District Court of Appeal of Florida, Fourth DistrictMay 11, 2005
901 So. 2d 969 (Fla. Dist. Ct. App. 2005)

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  • discussing the Rule which allows for an action to be continued in the name of the original plaintiff after a transfer of interest without requiring substitution

    Summary of this case from Goldman v. Lustig

No. 4D04-1250.

May 11, 2005.

Appeal from the Fifteenth Judicial Circuit Court, Broward County, Elizabeth T. Maass, J.

Rick Edwards of Rick Edwards, Inc., Los Angeles, CA, for appellants.

Brenda J. Carter, Fort Lauderdale, and Jack Scarola of Searcy, Denney, Scarola, Barnhart Shipley, P.A., West Palm Beach, for appellees.

Stephen A. Levine and Nutricology, Inc. appeal the trial court's order granting the motion to foreclose charging lien filed by Searcy, Denney, Scarola, Barnhart Shipley, P.A., the attorneys for Nutrisupplies, Inc. (the successor in interest of Robert H. Harris and the Earth's Harvest, Inc.). We reverse.

The case at bar has been the subject of three prior appeals to this Court, and based on the opinions resulting from those appeals, we provide the following historical background of the case. Harris, Earth's Harvest, and Nutrisupplies filed suit against Levine, Nutricology, and Nicholas Gonzalez (who is not a party to this appeal), resulting in a summary judgment in favor of Levine and Nutricology, as discussed in Harris v. Gonzalez, 789 So.2d 405 (Fla. 4th DCA 2001). During those proceedings, Levine and Nutricology had filed an offer of judgment under Florida Statutes section 768.79. Based on this offer of judgment, Levine and Nutricology moved for attorney's fees after the entry of the summary judgment, and the trial court denied the motion. This Court reversed the trial court's order and remanded for the entry of an attorney's fee award in Levine v. Harris, 791 So.2d 1175 (Fla. 4th DCA 2001). Levine and Nutricology were awarded $122,666.11 in attorney's fees, and the award was affirmed by this Court. Nutrisupplies, Inc. v. Gonzalez, 855 So.2d 71 (Fla. 4th DCA 2003) (Table).

Levine and Nutricology's attorney's fee award went unsatisfied, resulting in a writ of execution which also failed to result in payment. They then moved for proceedings supplementary, requesting that the remaining claim in the lawsuit, that is, the one by Harris, Earth's Harvest, and Nutrisupplies against Gonzalez, be sold as a chose in action at auction to the highest bidder in order to satisfy their attorney's fee award. Nutrisupplies (as successor in interest to Harris and Earth's Harvest), through its law firm, Searcy Denney, opposed the auction and asserted that "sale of the asset would substantially prejudice the rights of third parties including other creditors of the Plaintiff corporation and Plaintiff's counsel who are entirely dependent on the outcome of the litigation for the repayment of obligations owed by the corporation to them."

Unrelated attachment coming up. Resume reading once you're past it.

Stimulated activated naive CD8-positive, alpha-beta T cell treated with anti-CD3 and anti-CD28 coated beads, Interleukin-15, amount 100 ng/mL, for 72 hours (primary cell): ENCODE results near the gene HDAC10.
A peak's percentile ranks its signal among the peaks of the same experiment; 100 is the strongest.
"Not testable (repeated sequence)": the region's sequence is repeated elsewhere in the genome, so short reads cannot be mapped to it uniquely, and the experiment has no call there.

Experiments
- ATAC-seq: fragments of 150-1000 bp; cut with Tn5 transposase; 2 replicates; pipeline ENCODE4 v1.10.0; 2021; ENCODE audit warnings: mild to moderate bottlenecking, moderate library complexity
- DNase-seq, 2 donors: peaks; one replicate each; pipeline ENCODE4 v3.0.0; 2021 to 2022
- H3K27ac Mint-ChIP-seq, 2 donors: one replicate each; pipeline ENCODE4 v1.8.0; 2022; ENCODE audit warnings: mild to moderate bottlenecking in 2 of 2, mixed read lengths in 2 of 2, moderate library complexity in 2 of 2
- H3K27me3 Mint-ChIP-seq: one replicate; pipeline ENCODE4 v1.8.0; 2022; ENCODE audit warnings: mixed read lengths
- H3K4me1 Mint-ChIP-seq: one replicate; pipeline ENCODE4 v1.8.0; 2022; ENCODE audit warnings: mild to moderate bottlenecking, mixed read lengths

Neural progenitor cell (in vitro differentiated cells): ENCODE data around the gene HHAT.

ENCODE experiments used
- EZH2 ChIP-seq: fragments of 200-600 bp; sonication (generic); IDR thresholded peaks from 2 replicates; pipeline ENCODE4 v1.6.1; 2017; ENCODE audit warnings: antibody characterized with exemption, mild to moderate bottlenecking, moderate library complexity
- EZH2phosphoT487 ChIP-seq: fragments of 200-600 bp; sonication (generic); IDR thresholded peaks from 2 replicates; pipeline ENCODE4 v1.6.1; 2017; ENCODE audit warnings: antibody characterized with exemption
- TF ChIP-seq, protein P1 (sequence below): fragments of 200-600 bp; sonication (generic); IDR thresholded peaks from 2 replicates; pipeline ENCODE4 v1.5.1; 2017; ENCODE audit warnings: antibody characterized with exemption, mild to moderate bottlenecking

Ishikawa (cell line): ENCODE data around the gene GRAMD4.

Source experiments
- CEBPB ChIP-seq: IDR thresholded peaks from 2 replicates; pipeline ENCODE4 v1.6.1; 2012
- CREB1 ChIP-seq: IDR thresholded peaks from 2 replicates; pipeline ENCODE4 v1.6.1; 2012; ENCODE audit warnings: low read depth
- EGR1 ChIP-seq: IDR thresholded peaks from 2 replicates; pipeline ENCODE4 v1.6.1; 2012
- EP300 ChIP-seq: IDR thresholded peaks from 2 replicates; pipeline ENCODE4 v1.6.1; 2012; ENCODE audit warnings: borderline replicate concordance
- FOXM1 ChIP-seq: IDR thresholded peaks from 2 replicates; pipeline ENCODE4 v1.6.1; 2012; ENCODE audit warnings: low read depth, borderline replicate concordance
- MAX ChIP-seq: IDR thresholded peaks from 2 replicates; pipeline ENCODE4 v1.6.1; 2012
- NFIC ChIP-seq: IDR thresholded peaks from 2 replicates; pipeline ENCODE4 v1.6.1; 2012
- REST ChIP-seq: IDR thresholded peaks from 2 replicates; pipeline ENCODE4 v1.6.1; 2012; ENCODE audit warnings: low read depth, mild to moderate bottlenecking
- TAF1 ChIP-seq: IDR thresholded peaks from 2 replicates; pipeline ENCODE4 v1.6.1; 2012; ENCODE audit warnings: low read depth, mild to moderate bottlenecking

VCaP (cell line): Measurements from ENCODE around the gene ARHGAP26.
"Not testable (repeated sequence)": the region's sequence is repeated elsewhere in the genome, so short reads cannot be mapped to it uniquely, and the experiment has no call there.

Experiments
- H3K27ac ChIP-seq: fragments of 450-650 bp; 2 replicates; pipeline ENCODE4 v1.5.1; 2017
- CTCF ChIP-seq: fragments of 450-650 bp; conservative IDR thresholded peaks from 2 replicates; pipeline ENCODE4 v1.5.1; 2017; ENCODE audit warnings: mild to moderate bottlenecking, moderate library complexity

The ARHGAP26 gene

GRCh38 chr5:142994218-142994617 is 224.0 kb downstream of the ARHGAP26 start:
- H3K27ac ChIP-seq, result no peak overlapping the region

A hearing was held and the trial court entered an order on the motion for proceedings supplementary on June 2, 2003, concluding:

ORDERED AND ADJUDGED that Defendants Levine and Nutricology's Motion for Proceedings Supplementary (Amended) is Granted, in part. The chose in action of Nutrisupplies, Inc., and Earth's Harvest, Inc., or either of them, against Nicholas Gonzalez, M.D., currently being prosecuted under the above caption ("Property") shall be sold by the Sheriff at a public sale no earlier than 60 and no more than 90 days from the date hereof, in accordance with the procedures contained in Florida Statute §§ 56.21, 56.22, 56.25. All proceeds shall be held for distribution by court order only.

Additionally, the trial court provided that "[t]he Property shall be sold subject to attorney's charging liens." Although the trial court and the parties recognized that Searcy Denney might seek a charging lien to recover its fees, as we explain below, the order's language did not establish Searcy Denney's claim of lien without it timely taking further action. The auction was then scheduled for August 29, 2003 at 11:00 a.m.

Levine and Nutricology purchased the chose in action at the auction for one dollar drawn against the credit of the attorney's fee award. Levine and Nutricology then settled the outstanding claim against Gonzalez for $250,000 to be paid by his insurer. The settlement was announced at a calendar call on September 26, 2003. On the same day, Searcy Denney served a Notice of Charging Lien on Levine and Nutricology by facsimile and mail. On September 29, 2003, Levine and Nutricology filed a Stipulation for Dismissal with Prejudice based on the settlement with Gonzalez. On October 1, 2003, Searcy Denney filed the Notice of Charging Lien based on a contingency fee agreement between Searcy Denney and Nutrisupplies.

Searcy Denney filed a Motion to Foreclose Charging Lien on November 20, 2003. Levine and Nutricology opposed the charging lien and motion to foreclose based on grounds of, inter alia, timeliness. Following a hearing, the trial court entered an order granting the motion to foreclose the charging lien on March 26, 2004. The trial court found that:

Here, the evidence establishes the charging lien was imposed prior to the judicial sale. Plaintiffs had a written contract with the Law Firm; the Law Firm's fees were contingent on, and expected to be recovered from, Plaintiffs' recovery; and the sale of the claim placed payment in dispute. By Court order, the Property was sold subject to the lien. The lien has since been perfected. Finally, while the judgment creditors and Gonzalez have agreed to dismissal, no dismissal has been entered and the action remains pending: (i) Nutricology and Levine were never substituted as plaintiffs and Plaintiffs themselves never dismissed their claim against Gonzalez and (ii) absent substitution or joinder by Plaintiffs, the purported dismissal is ineffective.

The trial court ordered that the $250,000 settlement proceeds and any account into which they were commingled be subject to Searcy Denney's charging lien.

To impose a charging lien, an attorney or firm must meet the following requirements:

(1) an express or implied contract between attorney and client; (2) an express or implied understanding for payment of attorney's fees out of the recovery; (3) either an avoidance of payment or a dispute as to the amount of fees; and (4) timely notice.

Daniel Mones, P.A. v. Smith, 486 So.2d 559, 561 (Fla. 1986). The timely notice requirement must be met for the perfection of the lien and the other three requirements must be established for the imposition of the lien. See Hannah v. Elder, 545 So.2d 503, 504 (Fla. 4th DCA 1989).